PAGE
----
The Battle of Stamford Bridge
Earl Tostig and
Harald Hardrada were celebrating their victory at York but by
means of a remarkably rapid four day forced march, King Harold
and his army reached Stamford Bridge in Yorkshire by the 25th
of September 1066. The rapid response by Harold and his
mounted Housecarls must have taken the enemy by complete
King Harold rode up and offered his banished brother, Tostig,
his earldom back if he would lay down his arms and join him,
Tostig asked what English lands Harald Hardrada of Norway
could expect if he dismissed his Viking army. King Harold's
reply was that 'he would offer Harald seven foot of good
English soil, or as much as he needed as he was taller than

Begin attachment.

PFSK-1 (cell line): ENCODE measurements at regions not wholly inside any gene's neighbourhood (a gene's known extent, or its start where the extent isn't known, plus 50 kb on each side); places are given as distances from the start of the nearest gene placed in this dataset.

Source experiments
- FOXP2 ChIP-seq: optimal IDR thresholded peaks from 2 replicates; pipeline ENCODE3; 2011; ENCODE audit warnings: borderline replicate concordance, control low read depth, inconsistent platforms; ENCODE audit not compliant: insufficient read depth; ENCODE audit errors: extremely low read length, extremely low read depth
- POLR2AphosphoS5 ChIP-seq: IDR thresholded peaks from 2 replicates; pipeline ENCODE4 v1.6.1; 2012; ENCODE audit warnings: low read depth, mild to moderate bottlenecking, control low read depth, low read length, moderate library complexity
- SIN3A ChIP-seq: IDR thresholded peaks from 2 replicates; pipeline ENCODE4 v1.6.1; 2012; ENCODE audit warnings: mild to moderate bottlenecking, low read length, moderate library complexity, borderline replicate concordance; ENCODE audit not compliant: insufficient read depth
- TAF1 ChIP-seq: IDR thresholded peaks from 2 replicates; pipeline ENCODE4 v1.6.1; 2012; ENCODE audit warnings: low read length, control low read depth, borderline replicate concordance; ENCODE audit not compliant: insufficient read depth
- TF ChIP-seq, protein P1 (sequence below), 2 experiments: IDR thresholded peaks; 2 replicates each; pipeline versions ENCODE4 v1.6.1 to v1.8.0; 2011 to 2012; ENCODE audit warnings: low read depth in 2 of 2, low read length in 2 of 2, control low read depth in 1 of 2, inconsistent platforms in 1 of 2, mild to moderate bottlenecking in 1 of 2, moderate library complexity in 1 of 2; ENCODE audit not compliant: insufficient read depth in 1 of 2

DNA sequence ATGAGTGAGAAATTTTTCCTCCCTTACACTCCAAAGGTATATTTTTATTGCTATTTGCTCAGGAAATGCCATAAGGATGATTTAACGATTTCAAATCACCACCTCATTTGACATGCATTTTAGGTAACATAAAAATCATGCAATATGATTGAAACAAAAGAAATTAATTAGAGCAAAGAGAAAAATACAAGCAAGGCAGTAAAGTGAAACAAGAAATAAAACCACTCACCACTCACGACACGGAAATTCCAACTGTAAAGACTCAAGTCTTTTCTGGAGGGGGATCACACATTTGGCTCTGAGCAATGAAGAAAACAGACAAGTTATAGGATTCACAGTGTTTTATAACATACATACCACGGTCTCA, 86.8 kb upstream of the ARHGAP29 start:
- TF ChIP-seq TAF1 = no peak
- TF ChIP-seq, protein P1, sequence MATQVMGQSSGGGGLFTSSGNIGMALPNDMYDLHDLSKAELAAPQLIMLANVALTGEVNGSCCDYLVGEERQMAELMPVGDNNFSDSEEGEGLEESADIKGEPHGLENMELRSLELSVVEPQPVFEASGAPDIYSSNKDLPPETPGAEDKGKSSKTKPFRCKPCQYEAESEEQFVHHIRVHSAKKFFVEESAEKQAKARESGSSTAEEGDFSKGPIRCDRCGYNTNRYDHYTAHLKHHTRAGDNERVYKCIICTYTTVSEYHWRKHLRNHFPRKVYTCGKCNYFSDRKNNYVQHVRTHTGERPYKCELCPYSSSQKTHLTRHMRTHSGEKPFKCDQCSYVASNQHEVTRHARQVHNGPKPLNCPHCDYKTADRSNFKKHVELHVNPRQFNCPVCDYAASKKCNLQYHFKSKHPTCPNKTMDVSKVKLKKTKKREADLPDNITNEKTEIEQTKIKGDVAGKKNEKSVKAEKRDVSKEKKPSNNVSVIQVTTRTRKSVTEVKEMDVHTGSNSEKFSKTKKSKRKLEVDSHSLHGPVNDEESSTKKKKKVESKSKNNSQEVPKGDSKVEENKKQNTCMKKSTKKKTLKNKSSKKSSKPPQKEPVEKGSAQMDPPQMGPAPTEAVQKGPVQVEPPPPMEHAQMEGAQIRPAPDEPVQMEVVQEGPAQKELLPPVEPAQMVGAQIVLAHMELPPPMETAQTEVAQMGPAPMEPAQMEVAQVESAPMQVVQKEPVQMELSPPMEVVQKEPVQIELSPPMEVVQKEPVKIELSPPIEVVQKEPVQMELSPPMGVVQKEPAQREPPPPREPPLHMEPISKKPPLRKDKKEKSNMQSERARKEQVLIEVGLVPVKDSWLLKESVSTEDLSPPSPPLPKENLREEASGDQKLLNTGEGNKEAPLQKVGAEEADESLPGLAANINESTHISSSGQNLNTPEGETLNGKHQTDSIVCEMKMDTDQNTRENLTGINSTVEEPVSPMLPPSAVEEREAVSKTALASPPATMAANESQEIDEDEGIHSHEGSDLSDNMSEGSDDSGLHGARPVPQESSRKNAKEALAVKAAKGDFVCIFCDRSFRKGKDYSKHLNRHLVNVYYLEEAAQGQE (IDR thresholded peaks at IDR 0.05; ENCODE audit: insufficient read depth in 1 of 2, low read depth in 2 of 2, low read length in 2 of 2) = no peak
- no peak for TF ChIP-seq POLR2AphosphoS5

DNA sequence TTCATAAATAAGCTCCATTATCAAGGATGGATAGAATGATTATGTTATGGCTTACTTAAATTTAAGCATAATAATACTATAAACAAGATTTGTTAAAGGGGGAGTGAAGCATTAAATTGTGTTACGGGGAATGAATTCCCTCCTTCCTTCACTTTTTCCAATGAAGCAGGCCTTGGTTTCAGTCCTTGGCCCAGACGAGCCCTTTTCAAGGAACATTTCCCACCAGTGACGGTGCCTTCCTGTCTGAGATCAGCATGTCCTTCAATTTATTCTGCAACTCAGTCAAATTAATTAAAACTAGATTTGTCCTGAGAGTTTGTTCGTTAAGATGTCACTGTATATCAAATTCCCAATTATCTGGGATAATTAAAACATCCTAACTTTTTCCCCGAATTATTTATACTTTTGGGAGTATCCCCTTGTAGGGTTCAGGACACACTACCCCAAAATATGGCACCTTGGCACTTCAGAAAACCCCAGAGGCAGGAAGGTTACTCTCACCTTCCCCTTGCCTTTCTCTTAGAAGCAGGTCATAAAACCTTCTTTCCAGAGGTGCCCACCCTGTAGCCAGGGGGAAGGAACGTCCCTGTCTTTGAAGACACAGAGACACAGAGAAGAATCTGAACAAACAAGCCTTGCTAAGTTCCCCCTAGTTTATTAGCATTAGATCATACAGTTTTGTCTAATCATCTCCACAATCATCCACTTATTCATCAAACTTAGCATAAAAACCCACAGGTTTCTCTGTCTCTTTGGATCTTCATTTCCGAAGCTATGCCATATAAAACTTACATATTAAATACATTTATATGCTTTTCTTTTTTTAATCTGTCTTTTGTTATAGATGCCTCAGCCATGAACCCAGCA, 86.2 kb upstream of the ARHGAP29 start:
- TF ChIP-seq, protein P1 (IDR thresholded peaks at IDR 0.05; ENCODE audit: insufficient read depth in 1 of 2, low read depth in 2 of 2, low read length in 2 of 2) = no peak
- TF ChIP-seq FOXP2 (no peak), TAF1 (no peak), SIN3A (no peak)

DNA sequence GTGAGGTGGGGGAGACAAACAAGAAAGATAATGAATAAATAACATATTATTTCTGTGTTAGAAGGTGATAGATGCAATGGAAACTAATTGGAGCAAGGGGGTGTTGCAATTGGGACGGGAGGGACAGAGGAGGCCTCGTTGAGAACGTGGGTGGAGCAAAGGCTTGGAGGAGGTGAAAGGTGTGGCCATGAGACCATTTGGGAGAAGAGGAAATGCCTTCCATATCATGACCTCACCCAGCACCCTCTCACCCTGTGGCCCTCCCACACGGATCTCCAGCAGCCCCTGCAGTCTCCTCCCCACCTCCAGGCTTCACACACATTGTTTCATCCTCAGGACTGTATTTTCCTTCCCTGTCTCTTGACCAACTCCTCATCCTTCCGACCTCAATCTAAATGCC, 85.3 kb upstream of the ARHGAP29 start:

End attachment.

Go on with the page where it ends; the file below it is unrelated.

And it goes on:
The Norse King and his confederates had been taken by
surprise. The battle which followed, fought adjacent to
Stamford Bridge, was desperate and long. King Harold, unable
to break the ranks of the Norwegian's by force, eventually
tricked them into breaking ranks by a feigned retreat.
columns suddenly turned, and it is believed that King Harald
Hardrada received a fatal arrow through the neck. Shortly
after all of the upper echelons of his Viking nobility were
killed. The treacherous Earl Tostig was also killed at the
Battle of Stamford Bridge. The English army decimated the
Vikings. It was a total victory for King Harold.
The Battle of
Stamford Bridge was so decisive that only 25 ships returned to
Norway form the original fleet of over 300. As a result of
this crushing defeat Norway ceased to be able to raise an
effective military force for the next 25 years.
was total, but at the cost of the lives of many of his best
officers and men, and even worse the advantage Duke William
had gained due to his unopposed landing on the Sussex coast...